The Role Of Women In Homer's The Odessy

1003 words - 4 pages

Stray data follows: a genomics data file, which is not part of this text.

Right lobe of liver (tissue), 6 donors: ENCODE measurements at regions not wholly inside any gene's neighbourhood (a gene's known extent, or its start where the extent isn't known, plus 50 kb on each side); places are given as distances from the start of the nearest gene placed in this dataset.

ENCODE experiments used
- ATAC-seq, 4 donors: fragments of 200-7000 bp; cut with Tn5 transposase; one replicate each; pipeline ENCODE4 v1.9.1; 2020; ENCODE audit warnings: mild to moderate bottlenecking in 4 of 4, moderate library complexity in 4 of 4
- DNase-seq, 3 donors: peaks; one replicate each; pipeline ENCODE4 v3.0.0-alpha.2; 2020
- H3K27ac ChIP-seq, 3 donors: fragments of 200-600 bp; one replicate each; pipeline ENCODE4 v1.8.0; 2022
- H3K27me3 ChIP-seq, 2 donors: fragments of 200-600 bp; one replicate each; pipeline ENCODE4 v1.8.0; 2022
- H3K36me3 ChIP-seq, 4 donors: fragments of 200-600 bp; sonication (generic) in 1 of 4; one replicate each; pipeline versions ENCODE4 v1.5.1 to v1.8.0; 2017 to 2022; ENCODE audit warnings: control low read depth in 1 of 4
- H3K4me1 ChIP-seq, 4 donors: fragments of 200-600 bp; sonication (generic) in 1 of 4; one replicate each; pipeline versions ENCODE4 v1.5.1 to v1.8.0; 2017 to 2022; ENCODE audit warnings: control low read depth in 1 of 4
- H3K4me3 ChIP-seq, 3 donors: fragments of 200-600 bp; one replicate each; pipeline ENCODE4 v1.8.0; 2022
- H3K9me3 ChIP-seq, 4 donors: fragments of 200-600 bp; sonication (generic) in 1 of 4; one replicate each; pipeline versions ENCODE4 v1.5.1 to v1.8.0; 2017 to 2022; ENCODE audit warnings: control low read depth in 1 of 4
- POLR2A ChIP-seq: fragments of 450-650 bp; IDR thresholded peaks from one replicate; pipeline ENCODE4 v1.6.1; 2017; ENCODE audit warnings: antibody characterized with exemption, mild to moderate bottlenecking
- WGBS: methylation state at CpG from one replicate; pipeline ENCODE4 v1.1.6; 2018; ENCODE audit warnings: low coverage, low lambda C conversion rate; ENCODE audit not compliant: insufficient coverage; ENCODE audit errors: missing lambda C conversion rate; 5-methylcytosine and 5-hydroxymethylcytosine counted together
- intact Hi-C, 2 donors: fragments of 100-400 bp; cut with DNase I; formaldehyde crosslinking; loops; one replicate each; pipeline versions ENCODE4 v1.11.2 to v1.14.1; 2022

The Role of Women in The OdysseyIn Greek mythology, there are both Gods, and Goddesses. In Homers The Odyssey, the epic poem's hero, Odysseus, encounters both on his journey home back to his wife, Penelope. This proves difficult with all the epic encounters that slow his journey down. But Odysseus is strong; both physically and mentally, able to escape the obstacles in his wake to get home. However, these traits and Odysseus's ability are constantly challenged by the temptation of women. In The Odyssey, examples of such temptation reflect woman as seducing and powerful; but despite this, they still fall subordinate to men, due to gender roles. Odysseus's numerous encounters with women make this clear.A prime example of the importance of the roles of women in the Odyssey is their roles as seductresses. When Odysseus' crew arrives on Circe's island, they are attracted to Circe's house because of the alluring voice of the beautiful but monstrous goddess. Homer describes her as an "enchantress". As "low she sang/ in her beguiling voice" (lines 13-14), Odysseus' men respond to this by calling onto her and entering her house. The men's desires for Circe allows the Goddess to exploit their weaknesses, trick them, and thus use this opportunity turn them into swine, proudly proclaiming they go "Down in the sty and snore with all the rest!"(line 51). By turning the men into the lesser animals, or more like her 'pets', it shows how much power and authority Circe has over them. Odysseus, only, with the help of a protective drug and advice provided by Hermes, goes to rescue his men from Circe's island. He follows Hermes' instructions and when the goddess attempts to strike him with her sword threateningly. But, although Odysseus is very sly and resourceful, many times even he finds himself lost when he is in these types of situations with seductive women, and lies with her rather than harming her to get his men back rather than using his sword to do so. It would seem that he lied with her to get his men back, however, Odysseus was so infatuated with Circe that he remained on her island "until a year grew fat"(line 179), completely forgetting about his journey home, until his men tell him to "shake off this trance" he has because of the enchantress Circe, "and think of home" (line 184). Once he finally leaves Circe's island, he encountered a different type of alluring woman-the sirens. Portrayed as beautiful creatures with beautiful voices whom "bewitch men coasting by" (line 929), Odysseus just had to listen, despite knowing that the "Sirens will sing his mind away" (line 9). The sirens are so tempting that Odysseus ordered his crew to tie him to the ship and stuff their ears with wax to avoid being lured in to their demise. This shows that women can be seducing, but powerful, too, using this to their advantage.Not only are these women beautiful, they are smart too. In Greek...

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